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Why I’m all for George Osborne’s cynical pitch for Northern votes

26 June 2014

4:04 PM

26 June 2014

4:04 PM

When John Prescott used to wax garrulous about a ‘superhighway’ from Hull to Liverpool, everyone assumed it was a wheeze to spray southern taxpayers’ money across the region he saw as his power base. When George Osborne decided to ‘start a conversation’ this week about a super-city along the same route, an English equivalent of Germany’s Ruhr valley connected by yet another decades-away high-speed rail project, everyone assumed it was about recapturing votes in northern conurbations where Tory MPs and councillors are an endangered species.

But on past form you’d still expect me — ardent northerner and rail buff that
I am — to embrace this back-of-a-Downing-Street-envelope concept, however cynical its origin; and yes, I’m ready to do so. It makes at least as much sense to upgrade the trans-Pennine rail route to ‘HS3’ for Osborne’s vague estimate of £7 billion as it does to go the whole hog for £42 billion and counting with HS2 from London to the north.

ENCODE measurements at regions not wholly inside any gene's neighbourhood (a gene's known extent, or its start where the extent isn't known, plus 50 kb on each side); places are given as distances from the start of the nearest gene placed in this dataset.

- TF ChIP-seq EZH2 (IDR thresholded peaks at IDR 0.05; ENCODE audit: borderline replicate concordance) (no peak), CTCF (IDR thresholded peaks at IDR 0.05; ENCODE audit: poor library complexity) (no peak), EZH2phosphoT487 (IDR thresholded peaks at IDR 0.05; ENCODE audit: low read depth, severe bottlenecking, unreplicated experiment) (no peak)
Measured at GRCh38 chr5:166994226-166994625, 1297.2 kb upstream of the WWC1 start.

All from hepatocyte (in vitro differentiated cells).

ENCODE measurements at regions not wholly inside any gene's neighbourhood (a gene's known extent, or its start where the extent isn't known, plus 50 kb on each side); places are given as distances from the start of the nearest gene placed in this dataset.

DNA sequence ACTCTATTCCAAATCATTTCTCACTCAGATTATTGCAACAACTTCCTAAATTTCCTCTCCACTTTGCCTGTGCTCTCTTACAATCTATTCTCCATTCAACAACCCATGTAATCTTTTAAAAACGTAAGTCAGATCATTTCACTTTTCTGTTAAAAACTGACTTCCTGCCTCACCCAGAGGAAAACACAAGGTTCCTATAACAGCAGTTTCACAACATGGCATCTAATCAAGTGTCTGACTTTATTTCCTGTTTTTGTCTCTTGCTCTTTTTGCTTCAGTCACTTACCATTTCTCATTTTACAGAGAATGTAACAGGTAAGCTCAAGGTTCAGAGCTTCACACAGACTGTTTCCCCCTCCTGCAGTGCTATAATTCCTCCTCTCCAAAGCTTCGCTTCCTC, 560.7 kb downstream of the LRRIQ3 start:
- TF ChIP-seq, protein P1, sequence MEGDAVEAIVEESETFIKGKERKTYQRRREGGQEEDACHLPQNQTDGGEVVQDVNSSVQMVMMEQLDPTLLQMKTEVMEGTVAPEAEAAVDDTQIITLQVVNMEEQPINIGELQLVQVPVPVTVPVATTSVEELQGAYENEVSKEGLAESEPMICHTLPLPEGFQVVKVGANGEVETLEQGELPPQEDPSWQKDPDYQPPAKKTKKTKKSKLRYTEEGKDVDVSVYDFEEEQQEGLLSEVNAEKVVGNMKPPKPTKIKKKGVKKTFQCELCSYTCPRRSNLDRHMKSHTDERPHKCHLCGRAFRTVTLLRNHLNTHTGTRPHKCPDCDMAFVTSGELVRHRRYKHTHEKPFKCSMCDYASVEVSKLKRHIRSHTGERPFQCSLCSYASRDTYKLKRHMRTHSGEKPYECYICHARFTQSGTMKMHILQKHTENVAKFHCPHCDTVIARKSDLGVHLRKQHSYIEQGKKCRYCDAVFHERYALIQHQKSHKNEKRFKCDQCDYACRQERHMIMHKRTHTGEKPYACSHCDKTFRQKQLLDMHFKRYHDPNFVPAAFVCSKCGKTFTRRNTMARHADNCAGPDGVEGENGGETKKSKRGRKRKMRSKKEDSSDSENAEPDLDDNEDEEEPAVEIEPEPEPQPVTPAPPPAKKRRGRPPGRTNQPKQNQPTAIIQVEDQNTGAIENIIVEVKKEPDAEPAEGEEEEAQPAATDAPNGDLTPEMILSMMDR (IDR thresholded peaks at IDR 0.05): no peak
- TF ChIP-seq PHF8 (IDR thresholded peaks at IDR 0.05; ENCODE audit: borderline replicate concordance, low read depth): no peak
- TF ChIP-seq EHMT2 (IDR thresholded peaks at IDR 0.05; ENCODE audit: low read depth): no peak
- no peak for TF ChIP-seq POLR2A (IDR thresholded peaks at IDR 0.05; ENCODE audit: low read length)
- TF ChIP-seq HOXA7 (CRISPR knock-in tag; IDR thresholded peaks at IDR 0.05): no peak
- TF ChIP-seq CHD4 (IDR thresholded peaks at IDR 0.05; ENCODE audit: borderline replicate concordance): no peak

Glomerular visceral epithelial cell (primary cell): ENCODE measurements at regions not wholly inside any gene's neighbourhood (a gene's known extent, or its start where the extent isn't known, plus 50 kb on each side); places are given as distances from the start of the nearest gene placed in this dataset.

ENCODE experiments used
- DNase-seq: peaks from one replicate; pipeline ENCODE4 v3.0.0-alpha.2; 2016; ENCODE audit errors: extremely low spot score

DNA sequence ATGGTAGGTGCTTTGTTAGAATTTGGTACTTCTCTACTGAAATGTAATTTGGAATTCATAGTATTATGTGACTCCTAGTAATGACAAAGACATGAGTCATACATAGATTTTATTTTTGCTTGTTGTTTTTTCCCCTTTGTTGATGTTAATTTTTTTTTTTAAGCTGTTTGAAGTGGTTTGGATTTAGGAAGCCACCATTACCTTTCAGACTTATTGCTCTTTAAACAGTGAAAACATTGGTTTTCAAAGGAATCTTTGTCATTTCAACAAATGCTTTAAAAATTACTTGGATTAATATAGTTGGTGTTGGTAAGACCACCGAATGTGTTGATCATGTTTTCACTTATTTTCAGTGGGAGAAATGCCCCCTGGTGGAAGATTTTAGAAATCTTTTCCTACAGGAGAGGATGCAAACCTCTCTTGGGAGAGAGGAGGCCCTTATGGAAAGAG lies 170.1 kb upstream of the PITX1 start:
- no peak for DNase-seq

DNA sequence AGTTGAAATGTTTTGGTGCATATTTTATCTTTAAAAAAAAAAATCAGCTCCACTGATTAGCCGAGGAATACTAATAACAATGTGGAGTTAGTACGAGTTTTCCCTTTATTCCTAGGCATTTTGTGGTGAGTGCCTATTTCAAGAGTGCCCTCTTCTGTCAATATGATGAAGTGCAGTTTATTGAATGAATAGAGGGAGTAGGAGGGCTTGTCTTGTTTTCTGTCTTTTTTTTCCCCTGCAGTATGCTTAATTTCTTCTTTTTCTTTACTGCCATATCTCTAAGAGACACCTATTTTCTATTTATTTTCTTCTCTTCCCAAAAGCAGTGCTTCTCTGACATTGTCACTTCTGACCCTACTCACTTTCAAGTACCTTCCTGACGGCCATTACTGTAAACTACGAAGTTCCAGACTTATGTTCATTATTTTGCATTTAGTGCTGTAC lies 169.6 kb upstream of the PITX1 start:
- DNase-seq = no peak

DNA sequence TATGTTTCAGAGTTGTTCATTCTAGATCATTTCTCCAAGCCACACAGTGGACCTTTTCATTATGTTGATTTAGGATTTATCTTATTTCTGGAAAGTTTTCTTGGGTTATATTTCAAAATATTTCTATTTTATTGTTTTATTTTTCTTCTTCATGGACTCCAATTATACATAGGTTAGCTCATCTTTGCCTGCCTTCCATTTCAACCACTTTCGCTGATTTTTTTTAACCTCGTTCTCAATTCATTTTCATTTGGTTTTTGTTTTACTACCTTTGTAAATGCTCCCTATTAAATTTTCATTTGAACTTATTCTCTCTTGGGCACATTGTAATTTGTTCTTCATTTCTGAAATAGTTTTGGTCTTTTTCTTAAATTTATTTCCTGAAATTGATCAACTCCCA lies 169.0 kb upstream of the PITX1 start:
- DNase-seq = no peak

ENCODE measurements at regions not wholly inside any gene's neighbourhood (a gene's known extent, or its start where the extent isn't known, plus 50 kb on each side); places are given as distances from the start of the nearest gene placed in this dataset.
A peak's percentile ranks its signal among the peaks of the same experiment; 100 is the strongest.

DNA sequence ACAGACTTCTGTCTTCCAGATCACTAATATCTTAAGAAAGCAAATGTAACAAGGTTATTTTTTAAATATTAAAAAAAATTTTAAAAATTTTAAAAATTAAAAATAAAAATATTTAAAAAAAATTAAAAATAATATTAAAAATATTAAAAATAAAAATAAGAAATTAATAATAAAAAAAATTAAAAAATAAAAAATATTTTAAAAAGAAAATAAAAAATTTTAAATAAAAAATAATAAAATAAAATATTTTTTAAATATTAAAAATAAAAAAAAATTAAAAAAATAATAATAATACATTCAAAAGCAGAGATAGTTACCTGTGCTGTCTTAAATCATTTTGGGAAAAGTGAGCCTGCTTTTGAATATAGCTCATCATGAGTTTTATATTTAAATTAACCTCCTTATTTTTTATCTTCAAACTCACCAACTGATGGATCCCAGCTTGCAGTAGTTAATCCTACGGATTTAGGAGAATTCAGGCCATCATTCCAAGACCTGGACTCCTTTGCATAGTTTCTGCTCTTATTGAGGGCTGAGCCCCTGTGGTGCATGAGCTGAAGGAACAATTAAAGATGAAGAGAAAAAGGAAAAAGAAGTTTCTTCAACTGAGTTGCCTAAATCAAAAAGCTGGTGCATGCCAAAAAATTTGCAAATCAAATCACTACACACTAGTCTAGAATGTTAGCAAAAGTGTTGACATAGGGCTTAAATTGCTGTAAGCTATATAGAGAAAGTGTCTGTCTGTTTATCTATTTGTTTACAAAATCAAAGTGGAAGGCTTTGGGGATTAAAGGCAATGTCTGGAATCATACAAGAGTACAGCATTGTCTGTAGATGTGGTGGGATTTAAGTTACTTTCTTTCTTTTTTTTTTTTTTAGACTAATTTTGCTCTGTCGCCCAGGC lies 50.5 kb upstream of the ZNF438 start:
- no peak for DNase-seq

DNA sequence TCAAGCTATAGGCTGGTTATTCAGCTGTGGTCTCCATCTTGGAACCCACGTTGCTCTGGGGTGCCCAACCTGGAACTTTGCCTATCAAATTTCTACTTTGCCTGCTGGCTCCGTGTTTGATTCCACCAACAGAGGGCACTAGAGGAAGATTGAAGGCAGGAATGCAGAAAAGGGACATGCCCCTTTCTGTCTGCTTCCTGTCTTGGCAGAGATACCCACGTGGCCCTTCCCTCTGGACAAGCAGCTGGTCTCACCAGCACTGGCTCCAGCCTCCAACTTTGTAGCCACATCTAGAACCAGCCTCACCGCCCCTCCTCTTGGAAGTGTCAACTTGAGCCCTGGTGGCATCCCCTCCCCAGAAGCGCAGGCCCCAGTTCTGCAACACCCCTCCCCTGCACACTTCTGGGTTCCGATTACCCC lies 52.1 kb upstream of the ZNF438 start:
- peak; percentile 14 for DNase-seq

As for the ‘super-city’, doubters say it’s a recipe for strife between rival local authorities, and that any entity that has Saddleworth Moor in the middle of it will never make a conurbation. But the jockeying for position would bring out the best in each of the component cities, like some urban X Factor contest. Liverpool, currently hosting the International Festival of Business that is Britain’s biggest trade fair for more than half a century, might grab the sales and marketing portfolio. At the other end of the line, Hull might extend its role as 2017’s ‘UK City of Culture’. York, advertising itself as ‘the northern tiger’, will clamour for a curve in the route that will allow it to get in on the act. Leeds, still reeling from the boom and bust of the past decade, might find a way to raise its game at last.

As for Manchester — conference destination, hub airport and birthplace of free trade, computer science and the miracle material that is graphene — it has the most progressive administration of any English city, and the most coherent networks of civic, business and university bigwigs. It should clearly lead the whole project, however much that puts its neighbours’ noses out of joint. I’ll be happy to chair some blue-sky sessions to get them all started.

This is an extract from Martin Vander Weyer’s column in this week’s Spectator.

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